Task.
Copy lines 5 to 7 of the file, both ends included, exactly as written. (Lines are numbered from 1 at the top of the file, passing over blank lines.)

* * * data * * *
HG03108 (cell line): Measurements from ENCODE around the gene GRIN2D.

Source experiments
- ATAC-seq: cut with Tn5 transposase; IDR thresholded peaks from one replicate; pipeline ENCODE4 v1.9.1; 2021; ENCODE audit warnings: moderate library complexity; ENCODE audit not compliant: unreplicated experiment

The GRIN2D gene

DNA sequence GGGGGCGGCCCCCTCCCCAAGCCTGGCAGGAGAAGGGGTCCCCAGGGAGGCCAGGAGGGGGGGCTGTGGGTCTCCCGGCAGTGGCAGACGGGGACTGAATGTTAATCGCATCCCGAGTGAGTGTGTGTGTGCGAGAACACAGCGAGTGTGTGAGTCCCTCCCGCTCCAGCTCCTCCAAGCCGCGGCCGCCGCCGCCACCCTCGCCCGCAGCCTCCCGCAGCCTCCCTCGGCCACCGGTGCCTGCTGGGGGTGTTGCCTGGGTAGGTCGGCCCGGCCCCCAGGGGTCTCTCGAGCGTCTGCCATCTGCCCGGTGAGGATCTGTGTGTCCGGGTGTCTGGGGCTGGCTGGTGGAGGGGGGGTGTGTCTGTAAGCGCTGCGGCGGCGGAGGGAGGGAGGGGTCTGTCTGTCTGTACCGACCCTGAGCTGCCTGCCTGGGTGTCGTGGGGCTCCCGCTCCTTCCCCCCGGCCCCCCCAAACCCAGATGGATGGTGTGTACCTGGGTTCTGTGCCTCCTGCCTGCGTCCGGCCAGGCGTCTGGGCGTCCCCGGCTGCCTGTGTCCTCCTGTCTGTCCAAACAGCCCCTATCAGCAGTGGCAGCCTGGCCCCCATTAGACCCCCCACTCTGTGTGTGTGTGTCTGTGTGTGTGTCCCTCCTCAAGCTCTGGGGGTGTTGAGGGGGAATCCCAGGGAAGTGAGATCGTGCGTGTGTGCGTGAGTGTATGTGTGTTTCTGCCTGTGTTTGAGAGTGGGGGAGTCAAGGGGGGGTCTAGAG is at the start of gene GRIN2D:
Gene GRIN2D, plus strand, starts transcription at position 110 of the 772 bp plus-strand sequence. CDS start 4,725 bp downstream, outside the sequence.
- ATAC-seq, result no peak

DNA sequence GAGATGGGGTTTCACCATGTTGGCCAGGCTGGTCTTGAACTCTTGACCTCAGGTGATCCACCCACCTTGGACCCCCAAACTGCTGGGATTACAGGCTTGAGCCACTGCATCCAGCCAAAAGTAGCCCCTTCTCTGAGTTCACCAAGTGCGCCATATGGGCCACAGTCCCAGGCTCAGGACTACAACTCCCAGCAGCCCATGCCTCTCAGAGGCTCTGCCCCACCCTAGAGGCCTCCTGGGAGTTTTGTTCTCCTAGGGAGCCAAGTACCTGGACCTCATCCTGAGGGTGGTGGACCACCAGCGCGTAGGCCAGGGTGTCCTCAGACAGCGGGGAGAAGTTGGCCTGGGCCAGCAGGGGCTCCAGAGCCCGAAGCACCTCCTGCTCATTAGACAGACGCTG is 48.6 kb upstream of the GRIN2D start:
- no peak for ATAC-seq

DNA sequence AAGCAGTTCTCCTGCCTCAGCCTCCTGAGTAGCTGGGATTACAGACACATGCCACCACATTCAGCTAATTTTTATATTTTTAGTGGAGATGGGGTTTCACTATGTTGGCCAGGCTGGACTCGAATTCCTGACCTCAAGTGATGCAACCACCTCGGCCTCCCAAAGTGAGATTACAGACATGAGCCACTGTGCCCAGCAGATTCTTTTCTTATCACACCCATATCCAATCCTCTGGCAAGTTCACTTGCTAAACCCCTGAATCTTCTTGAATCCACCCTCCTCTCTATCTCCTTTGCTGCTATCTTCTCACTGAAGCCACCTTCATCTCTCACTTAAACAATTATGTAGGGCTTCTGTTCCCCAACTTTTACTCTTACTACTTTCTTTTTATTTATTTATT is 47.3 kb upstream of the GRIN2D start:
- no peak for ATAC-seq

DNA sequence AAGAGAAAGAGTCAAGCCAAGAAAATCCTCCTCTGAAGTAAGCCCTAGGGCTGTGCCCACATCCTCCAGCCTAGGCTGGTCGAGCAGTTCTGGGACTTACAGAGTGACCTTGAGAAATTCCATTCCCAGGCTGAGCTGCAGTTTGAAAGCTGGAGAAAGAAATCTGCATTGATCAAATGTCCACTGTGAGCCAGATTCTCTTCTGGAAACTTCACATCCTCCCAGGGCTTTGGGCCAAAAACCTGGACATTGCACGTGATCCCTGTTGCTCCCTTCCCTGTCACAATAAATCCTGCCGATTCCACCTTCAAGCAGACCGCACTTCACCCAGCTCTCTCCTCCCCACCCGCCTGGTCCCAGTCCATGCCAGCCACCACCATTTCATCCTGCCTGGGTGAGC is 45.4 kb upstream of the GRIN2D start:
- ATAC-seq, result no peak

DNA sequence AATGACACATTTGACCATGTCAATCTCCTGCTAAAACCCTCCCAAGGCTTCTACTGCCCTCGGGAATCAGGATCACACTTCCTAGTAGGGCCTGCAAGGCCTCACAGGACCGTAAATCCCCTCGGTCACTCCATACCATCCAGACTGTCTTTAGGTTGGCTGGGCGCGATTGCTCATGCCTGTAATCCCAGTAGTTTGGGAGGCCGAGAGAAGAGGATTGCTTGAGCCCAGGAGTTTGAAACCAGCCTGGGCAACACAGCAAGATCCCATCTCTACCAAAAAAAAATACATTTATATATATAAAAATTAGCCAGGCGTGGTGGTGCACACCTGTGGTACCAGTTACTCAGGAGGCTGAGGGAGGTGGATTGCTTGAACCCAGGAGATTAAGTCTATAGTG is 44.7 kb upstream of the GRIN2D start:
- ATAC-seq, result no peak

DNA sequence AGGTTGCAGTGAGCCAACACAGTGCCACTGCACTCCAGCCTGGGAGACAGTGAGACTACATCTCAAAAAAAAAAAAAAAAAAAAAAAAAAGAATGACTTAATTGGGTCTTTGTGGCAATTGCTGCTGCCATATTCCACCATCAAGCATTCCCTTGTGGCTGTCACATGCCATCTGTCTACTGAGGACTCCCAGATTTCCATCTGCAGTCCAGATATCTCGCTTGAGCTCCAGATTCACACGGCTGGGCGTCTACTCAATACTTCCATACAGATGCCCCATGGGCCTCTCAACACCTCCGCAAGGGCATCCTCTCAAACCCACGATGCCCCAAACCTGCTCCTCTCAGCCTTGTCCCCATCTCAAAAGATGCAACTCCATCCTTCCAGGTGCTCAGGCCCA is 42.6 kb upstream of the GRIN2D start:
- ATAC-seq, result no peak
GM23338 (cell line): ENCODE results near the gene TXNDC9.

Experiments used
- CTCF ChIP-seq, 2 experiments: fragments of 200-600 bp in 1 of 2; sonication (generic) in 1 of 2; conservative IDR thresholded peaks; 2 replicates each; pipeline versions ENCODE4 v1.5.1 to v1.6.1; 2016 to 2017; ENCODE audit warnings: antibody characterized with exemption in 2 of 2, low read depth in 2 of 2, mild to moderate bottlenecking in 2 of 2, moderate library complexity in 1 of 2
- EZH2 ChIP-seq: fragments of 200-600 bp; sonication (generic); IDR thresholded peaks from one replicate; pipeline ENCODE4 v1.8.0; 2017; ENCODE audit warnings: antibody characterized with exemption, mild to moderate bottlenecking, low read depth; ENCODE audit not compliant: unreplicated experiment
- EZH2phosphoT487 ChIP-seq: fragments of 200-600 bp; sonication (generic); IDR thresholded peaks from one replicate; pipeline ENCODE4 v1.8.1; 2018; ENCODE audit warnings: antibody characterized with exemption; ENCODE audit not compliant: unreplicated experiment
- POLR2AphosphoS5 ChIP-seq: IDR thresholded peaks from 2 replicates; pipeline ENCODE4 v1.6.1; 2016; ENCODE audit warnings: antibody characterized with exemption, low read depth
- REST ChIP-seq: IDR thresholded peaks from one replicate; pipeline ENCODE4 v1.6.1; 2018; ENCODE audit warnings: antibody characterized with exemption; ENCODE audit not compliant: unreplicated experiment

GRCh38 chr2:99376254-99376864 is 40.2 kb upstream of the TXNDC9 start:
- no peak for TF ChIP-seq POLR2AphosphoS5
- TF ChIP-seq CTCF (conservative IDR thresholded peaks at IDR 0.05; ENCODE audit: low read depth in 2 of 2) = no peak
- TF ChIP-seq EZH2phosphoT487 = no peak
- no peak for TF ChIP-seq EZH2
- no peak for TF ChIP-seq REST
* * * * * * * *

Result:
DNA sequence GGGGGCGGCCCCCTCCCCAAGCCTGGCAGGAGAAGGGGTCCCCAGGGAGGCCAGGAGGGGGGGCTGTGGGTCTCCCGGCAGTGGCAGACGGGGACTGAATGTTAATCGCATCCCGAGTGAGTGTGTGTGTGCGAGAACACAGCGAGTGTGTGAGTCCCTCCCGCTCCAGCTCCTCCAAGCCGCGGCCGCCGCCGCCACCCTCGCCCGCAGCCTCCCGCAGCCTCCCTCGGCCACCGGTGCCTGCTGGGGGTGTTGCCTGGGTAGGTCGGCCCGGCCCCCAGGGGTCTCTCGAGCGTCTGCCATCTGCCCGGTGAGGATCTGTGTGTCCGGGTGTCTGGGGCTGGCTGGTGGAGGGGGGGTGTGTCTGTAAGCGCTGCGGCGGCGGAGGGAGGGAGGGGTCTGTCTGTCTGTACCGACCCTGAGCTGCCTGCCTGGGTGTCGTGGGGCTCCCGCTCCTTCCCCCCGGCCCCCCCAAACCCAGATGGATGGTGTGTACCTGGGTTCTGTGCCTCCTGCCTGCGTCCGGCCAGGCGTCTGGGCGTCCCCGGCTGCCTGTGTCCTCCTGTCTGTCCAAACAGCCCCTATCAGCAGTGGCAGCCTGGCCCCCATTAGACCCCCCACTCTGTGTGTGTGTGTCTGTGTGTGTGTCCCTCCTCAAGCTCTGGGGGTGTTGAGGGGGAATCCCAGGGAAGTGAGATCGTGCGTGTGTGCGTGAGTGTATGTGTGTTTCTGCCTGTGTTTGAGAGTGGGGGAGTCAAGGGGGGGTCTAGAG is at the start of gene GRIN2D:
Gene GRIN2D, plus strand, starts transcription at position 110 of the 772 bp plus-strand sequence. CDS start 4,725 bp downstream, outside the sequence.
- ATAC-seq, result no peak